Iron is one of the most annoying water contaminants because it causes yellow stains on everything it comes into contact with.
Get this right!
To get rid of iron you have two options. “Either use an Iron Filter or use a Water Softener.”
In this article today, I’ll compare iron filter vs. water softener in removing iron from water in order to help you decide on the best option for you.
News Flash: You should never use a water softener exclusively when you have a high concentration of iron in your water. This is because iron will significantly shorten the life of your water softener.
So what am I talking about?
Using regular water softeners for iron removal is not effective because the iron sediment tends to coat the resin bed inside the water softener. The smart thing to do is install an iron filter in front of a water softener or buy a water softener that is both an iron filter and water softener. My recommended system that combines a water softener and iron filter is Iron Pro 2 Combination which is both a water softener and an iron filter. (View it on Amazon)
Let’s dig a little deeper:
Types of iron Found in Water Ferrous vs. Ferric vs. Bacteria Iron
Before we look at the process of removing iron from water, it’s important we distinguish between various types of iron, so as you can choose the ideal solution that works best for you.
This is the most annoying form of iron because it’s soluble in water. It’s also called clear water iron because it comes out groundwater while dissolving. The iron stain will only be seen when it’s exposed to the atmospheric air. It has a chemical symbol (Fe2+). You can get rid of this form of iron by using a water softener. However, you should know when the concentration of this iron is very high it will shorten the life of the water softener.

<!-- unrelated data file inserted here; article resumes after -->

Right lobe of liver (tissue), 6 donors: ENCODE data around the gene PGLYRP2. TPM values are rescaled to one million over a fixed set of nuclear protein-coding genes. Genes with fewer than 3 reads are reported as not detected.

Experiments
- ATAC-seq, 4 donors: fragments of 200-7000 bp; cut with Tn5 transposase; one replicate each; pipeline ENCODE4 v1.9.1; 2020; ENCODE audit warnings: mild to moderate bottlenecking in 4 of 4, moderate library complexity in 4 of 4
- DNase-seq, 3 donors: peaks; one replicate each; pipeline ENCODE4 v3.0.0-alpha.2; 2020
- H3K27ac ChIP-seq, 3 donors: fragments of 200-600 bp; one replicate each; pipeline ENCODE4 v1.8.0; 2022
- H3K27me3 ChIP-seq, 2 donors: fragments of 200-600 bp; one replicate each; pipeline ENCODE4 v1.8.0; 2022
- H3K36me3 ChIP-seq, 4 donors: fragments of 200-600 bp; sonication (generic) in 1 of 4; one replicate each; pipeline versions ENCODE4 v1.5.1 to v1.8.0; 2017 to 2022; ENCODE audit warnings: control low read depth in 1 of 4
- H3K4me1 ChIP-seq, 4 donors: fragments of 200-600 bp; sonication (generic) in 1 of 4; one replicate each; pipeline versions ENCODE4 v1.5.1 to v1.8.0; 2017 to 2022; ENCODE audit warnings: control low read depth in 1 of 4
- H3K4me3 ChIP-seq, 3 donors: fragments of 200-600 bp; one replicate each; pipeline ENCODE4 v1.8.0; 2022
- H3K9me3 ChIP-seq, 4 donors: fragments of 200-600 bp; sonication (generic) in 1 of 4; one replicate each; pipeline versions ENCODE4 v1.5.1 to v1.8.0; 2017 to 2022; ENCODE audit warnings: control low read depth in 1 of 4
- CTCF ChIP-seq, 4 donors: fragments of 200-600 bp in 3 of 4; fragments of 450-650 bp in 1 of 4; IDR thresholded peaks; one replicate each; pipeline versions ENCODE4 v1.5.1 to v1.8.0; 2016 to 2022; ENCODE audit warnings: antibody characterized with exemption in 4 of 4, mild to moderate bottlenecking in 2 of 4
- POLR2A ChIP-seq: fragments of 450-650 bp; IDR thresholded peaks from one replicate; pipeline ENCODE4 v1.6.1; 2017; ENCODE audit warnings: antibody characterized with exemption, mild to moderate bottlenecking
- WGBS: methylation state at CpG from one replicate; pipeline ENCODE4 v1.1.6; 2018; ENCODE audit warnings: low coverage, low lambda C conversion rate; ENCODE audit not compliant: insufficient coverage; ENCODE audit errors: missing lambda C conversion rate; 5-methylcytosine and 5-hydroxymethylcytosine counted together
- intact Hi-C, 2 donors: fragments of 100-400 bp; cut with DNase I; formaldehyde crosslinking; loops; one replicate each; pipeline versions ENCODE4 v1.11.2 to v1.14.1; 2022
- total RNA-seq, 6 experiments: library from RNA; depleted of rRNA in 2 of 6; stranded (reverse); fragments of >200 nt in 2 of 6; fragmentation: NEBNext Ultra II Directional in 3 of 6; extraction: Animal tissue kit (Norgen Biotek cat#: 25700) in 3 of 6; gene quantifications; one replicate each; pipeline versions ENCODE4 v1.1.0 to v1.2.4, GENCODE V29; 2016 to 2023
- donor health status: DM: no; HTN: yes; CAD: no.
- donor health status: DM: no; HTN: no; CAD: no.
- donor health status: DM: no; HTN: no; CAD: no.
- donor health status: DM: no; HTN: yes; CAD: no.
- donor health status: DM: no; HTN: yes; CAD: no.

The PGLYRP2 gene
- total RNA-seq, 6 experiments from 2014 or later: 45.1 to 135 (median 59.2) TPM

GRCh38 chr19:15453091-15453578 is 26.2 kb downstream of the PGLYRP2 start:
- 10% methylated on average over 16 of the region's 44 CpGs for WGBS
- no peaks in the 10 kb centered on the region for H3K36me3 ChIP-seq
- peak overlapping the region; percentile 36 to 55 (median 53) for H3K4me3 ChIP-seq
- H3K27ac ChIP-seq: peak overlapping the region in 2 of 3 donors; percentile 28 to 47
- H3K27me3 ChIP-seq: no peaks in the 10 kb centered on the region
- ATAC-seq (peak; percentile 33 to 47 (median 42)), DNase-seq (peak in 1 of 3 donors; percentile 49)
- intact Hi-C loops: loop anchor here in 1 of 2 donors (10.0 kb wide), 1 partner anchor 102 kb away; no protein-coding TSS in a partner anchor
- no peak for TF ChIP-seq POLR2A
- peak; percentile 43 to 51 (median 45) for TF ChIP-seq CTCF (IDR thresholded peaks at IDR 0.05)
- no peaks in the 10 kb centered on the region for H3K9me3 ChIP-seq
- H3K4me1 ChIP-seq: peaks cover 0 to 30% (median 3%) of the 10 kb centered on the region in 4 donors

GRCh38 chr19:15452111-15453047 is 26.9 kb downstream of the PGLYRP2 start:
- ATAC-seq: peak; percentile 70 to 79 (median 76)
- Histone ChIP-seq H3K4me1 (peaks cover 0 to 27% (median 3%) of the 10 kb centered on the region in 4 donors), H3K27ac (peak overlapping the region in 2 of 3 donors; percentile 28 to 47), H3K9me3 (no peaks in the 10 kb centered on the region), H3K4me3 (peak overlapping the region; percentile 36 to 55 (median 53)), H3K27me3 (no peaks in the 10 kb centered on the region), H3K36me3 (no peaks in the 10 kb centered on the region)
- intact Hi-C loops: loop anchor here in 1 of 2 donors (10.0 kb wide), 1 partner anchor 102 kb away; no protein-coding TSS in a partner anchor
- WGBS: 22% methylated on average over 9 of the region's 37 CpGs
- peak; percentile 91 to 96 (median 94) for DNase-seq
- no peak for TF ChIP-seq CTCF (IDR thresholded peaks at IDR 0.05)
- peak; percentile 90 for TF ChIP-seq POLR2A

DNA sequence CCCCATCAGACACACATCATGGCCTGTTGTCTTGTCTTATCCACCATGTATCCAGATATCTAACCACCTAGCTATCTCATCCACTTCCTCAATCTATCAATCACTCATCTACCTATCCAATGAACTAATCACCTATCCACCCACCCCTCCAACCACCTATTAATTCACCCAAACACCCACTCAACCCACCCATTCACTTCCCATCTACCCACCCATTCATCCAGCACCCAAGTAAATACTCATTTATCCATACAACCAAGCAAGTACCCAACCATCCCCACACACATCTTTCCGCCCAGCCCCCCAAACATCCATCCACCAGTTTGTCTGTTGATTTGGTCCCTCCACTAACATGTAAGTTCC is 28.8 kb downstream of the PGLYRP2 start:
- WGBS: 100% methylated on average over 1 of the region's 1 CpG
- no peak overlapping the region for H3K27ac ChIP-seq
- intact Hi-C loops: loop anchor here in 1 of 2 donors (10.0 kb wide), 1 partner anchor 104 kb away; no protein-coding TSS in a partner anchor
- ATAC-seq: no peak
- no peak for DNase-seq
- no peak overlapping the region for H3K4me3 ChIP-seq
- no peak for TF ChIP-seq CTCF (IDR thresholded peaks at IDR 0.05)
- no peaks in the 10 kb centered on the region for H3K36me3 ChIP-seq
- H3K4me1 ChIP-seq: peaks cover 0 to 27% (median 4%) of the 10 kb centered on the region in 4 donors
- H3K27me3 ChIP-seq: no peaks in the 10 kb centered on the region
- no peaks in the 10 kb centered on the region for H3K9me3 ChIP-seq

This goes by the chemical symbol (Fe3+). Ferric is iron has already been exposed to oxygen. Ferric is insoluble in water, so it is visible as blown coloring when it comes out of groundwater. If you don’t get rid of ferric iron, it tends to clog your pipes.
Iron bacteria are microorganisms that leave on iron. They are normally found in groundwater. Iron bacteria are responsible for converting ferrous to ferric iron. The presence of a brown slim substance in water is an indication that you have iron bacteria. Although iron bacteria are not harmful to human health, they result in bad iron stains on sinks and toilets.
A well that has iron bacteria can be treated using a method known as shock chlorination. This is where a large amount of chlorine is poured into the well. Shock chlorination does not completely eliminate them but it reduces iron bacteria to a large extent.
An iron filter is a purification system specifically made for removing iron from water. Basically, Iron filters work by injecting oxygen into water, therefore, precipitating a chemical reaction between iron and oxygen. This is then followed by the physical filtration of iron particles.
So what am I talking about?